Quinces tolerate a range of soil but grow best in a deep, fertile, moisture-retentive soil. They grow particularly well when planted near a pond or stream.
Although they are hardy, they need a warm, sunny, sheltered spot, as the flowers are susceptible to frost, and sun is needed for the fruit to ripen. In southern England they can be grown in the open, but farther north it is best planted in a sheltered position, for example against a wall with a south or south-west aspect.
Quinces are grown as half-standard or bush trees. They are often grown on the rootstocks Quince A and C, or sometimes on their own roots and are best bought as a two-year-old tree with the first branches already formed.
Plant new quinces between November and March. Bush trees should be about 3.5m (12ft) apart, and half-standards about 4.5m (15ft) apart. Stake trees for the first three or four years. Quinces are self-fertile and usually start cropping when five- or six-years-old.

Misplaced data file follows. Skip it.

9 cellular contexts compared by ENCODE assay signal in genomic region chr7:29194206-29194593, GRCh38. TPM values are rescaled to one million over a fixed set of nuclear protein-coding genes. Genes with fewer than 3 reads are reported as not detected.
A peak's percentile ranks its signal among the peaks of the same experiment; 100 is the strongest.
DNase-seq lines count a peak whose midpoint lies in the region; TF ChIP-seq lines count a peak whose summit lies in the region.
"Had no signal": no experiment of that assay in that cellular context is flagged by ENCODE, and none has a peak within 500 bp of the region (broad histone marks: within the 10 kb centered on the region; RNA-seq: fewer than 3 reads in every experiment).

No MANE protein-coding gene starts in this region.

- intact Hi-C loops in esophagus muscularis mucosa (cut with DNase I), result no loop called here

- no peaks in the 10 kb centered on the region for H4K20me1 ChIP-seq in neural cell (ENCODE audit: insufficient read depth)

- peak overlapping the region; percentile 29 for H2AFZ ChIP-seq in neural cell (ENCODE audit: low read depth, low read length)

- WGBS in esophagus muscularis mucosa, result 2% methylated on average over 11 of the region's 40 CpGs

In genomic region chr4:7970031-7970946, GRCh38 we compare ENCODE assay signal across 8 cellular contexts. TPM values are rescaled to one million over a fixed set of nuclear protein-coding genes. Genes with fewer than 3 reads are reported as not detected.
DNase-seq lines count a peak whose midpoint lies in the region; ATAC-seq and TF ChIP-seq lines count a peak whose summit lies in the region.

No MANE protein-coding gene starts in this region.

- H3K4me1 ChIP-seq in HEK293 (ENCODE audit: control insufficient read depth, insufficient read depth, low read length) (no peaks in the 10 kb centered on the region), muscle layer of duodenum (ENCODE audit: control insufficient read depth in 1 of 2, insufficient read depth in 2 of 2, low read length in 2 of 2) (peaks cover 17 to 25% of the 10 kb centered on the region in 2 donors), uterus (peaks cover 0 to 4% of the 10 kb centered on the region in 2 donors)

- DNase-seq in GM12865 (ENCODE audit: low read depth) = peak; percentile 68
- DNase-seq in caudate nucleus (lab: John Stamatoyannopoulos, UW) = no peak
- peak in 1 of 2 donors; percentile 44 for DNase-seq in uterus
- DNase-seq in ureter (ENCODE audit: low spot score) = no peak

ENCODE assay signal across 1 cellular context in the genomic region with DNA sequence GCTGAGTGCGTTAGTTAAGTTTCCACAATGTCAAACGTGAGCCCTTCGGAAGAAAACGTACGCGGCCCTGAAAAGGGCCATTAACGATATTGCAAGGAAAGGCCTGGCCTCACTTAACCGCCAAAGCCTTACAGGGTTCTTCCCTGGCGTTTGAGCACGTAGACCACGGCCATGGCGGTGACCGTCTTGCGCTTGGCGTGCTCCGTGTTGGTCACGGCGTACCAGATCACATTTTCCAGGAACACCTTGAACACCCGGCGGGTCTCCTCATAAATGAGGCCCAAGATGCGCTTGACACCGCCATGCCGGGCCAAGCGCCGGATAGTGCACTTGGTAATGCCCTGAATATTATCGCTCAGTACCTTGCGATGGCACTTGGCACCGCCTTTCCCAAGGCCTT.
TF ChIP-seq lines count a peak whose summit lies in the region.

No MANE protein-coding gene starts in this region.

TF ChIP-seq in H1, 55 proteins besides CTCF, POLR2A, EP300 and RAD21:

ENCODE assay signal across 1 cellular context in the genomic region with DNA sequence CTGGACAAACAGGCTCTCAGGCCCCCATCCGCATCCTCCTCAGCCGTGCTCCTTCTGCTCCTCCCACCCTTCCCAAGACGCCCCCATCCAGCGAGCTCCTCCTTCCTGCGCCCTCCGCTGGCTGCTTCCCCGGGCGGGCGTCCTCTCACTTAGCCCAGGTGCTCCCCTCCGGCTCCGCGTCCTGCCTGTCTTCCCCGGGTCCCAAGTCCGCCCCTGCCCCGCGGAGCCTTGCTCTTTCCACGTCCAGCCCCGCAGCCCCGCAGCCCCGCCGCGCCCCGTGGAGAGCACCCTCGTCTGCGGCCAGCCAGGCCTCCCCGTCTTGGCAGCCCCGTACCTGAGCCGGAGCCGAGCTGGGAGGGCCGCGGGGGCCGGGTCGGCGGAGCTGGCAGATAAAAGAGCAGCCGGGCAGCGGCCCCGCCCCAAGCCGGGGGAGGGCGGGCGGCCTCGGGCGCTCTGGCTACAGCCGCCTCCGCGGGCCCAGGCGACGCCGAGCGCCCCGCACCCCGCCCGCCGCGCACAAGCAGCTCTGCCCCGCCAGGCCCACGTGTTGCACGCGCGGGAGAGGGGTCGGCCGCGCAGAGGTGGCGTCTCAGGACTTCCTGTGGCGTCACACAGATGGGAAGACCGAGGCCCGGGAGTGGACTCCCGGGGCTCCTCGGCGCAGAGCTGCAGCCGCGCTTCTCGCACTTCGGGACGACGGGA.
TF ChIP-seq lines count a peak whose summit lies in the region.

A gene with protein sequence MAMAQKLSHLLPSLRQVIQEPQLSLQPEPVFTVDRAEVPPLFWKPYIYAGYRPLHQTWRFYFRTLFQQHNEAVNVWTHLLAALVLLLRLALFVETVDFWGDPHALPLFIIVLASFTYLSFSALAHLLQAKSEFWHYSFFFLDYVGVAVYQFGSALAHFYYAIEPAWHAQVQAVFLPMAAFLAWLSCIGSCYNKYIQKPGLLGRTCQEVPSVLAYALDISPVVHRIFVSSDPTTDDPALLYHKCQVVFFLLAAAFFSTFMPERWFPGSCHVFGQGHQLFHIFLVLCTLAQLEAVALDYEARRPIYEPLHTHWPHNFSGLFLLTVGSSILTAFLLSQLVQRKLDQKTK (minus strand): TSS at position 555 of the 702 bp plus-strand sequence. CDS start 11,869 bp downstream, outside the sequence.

As with any fruiting tree, feeding and mulching is important. In February apply a general fertiliser, such as Growmore for example, at 100g per sq m (3oz per sq yd). In late March, apply sulphate of ammonia at 35g per sq m (1oz per sq yd). Mulch in early spring with well-rotted farmyard manure or compost, keeping the material clear of the tree trunk.
Water well in dry during dry spells in spring and summer.
The fruits should be left on the tree as long as possible to develop their flavour, provided there is no danger of frost. They usually ripen in late October or early November when they will be golden-coloured and aromatic.
Only undamaged fruits should be picked and then stored in a cool, dark place on shallow trays. Ensure the fruits do not touch, and do not wrap them. Allow them to ‘mellow’ for six and eight weeks before use. Quinces are strongly aromatic so avoid storing with other fruits. They will keep for two or three months.